Blackstone Brief Volume 10
Litigation funders advance money to a plaintiff or class of plaintiffs to cover their legal costs in exchange for a percentage of any judgment sum obtained or settlement amount reached if the case is successful. This is a relatively unregulated industry, but change is afoot.
In this month’s issue, Fiona Trime and Mike Dudman from our Sydney office take a closer look at the funding of litigation in Australia and where it’s headed.
Despite historical scepticism toward funders of litigation, the common law doctrines of maintenance and champerty prohibiting profiteering from litigation were abolished in New South Wales by The Maintenance, Champerty and Barratry Abolition Act1993 (NSW). The Act constituted a turning point for class actions and insolvent litigants, as did the High Court’s decision in Campbells Cash and Carry Pty Ltd v Fostif Pty Ltd (2006) 229 CLR 386, which confirmed the Court’s view (at [432-433]) that litigation funding was neither an abuse of process nor contrary to public policy.
Litigation funding has since become big business in Australia. Already a global phenomenon, a recent increase in Australian companies funding international suits has also led the industry to
being dubbed an “Australian export” (Michael Legg et al, ‘The Rise and Regulation of Litigation Funding in Australia’ (2011) 38 Northern Kentucky Law Review626,629).
Notwithstanding the apparent Court approval for such schemes, concerns have been raised regarding appropriate levels of regulation required to ensure that litigation funding does not undermine the objectives of litigation and the Court’s process.
In response to criticisms of the sector, by 21 December 2018 the Australian Law Reform Commission will deliver a Report to the Attorney General following its inquiry into class actions and third party litigation funders:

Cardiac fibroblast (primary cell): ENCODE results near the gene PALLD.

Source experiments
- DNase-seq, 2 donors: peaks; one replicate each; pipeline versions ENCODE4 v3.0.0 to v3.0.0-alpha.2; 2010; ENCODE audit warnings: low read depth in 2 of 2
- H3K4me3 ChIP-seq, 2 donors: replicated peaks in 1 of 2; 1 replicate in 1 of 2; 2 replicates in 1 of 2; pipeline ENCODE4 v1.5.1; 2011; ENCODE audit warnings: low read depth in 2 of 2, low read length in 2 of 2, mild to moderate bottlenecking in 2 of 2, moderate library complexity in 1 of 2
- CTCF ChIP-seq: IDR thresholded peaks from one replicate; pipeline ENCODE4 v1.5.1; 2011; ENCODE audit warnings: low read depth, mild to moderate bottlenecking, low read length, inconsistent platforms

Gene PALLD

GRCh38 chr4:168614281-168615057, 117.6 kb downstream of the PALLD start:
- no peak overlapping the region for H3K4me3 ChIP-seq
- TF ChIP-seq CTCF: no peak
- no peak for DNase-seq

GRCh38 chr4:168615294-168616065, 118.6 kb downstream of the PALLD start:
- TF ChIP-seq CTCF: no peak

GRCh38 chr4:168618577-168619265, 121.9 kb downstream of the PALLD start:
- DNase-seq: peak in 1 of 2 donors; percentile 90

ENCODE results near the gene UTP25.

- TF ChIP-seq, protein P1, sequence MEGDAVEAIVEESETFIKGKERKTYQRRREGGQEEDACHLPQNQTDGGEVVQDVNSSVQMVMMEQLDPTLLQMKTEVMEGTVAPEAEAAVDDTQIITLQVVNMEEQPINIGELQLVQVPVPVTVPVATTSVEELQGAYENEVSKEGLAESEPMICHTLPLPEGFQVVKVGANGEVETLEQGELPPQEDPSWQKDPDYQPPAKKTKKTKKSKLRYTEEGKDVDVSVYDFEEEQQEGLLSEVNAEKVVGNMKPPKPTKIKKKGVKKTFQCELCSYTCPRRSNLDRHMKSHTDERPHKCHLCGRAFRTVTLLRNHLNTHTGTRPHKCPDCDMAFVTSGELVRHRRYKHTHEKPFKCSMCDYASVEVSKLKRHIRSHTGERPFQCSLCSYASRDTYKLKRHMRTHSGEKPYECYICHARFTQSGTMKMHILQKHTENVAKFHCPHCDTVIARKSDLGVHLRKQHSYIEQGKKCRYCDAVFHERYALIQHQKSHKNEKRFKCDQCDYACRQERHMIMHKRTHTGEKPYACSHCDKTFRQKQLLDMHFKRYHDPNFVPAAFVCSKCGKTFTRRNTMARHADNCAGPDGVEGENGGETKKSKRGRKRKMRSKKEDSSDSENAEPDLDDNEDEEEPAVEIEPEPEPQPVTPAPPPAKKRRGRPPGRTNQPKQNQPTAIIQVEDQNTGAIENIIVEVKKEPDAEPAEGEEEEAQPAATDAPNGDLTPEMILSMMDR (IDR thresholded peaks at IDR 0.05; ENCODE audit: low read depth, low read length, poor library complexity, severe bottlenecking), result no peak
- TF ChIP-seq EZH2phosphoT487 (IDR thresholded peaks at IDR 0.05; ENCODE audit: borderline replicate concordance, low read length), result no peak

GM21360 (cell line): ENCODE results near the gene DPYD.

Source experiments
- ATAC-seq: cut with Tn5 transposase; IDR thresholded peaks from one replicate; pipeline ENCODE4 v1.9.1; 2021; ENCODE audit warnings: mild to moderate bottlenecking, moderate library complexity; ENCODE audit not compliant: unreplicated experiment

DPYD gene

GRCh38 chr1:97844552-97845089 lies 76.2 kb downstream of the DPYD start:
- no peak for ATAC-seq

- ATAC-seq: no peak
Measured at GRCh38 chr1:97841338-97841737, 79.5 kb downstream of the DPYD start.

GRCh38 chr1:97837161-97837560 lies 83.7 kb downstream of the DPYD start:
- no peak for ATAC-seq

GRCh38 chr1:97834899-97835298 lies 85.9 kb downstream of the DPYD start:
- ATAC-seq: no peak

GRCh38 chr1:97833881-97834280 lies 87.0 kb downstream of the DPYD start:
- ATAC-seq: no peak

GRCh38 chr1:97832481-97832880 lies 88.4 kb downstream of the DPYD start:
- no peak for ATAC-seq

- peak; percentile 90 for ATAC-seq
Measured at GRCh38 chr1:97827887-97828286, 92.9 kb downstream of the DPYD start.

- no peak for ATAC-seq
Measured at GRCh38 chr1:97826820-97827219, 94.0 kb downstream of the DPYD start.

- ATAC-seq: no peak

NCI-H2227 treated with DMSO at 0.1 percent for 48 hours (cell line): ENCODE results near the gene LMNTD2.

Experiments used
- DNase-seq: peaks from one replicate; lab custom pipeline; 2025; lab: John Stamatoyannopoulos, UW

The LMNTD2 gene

(Attorney-General media release, 15 Dec 2017.)
The extent to which litigation funders should be subject to regulation and the extent of any conflicts of interest between litigation funders and plaintiffs, are a key focus of the inquiry.
This conflict issue was recently highlighted in proceedings in the Supreme Court of New South Wales: In the matter of Legal Practice Management Group Pty Ltd, nSynergy Pty Ltd, nSynergy International Pty Ltd  NSWSC 527 (27 April 2018). In these proceedings, the Court went to great lengths to consider the conflict between a term of a litigation funding agreement and a Plaintiff’s obligations under s56 of the Civil Procedure Act 2005 (NSW) (“Act”). That term purported to provide the funder the right to give day-to-day instructions to the Plaintiff’s solicitors and to make binding decisions on behalf of the Plaintiff in relation to any matter relating to the proceedings. The Court recognised a potential conflict with s56 of the Act, which imposes on a party to civil proceedings a duty to assist the court to further its overriding purpose – to facilitate the just, quick and cheap resolution of the real issues in the proceedings. A further potential conflict arose with r 3.1 of the Legal Profession Uniform Law Australian Solicitors’ Conduct Rules 2015, which provides that a solicitor’s duty to the Court and the administration of justice is paramount and prevails to the extent of inconsistency with any other duty. The Court was ultimately persuaded in nSynergy that a parties’ obligations to the Court overrode its contractual obligations to a funder.
Other authorities provide litigation funders avenues to argue that obligations already imposed by the Courts and legislation effectively regulate the industry. In Jeffrey and Katauskas Pty Limited v SST Consulting Pty Limited (2009) 239 CLR 75, it was established that a third party litigation funder was under no obligation to ensure that a litigant they funded was able to meet an adverse order for costs. This was supported by Rule 42.3 of the Uniform Civil Procedure Rules 2005 (NSW) preventing orders for costs against non-parties. This rule has since been repealed, allowing the New South Wales Supreme Court to use its discretion under s98 of the Act.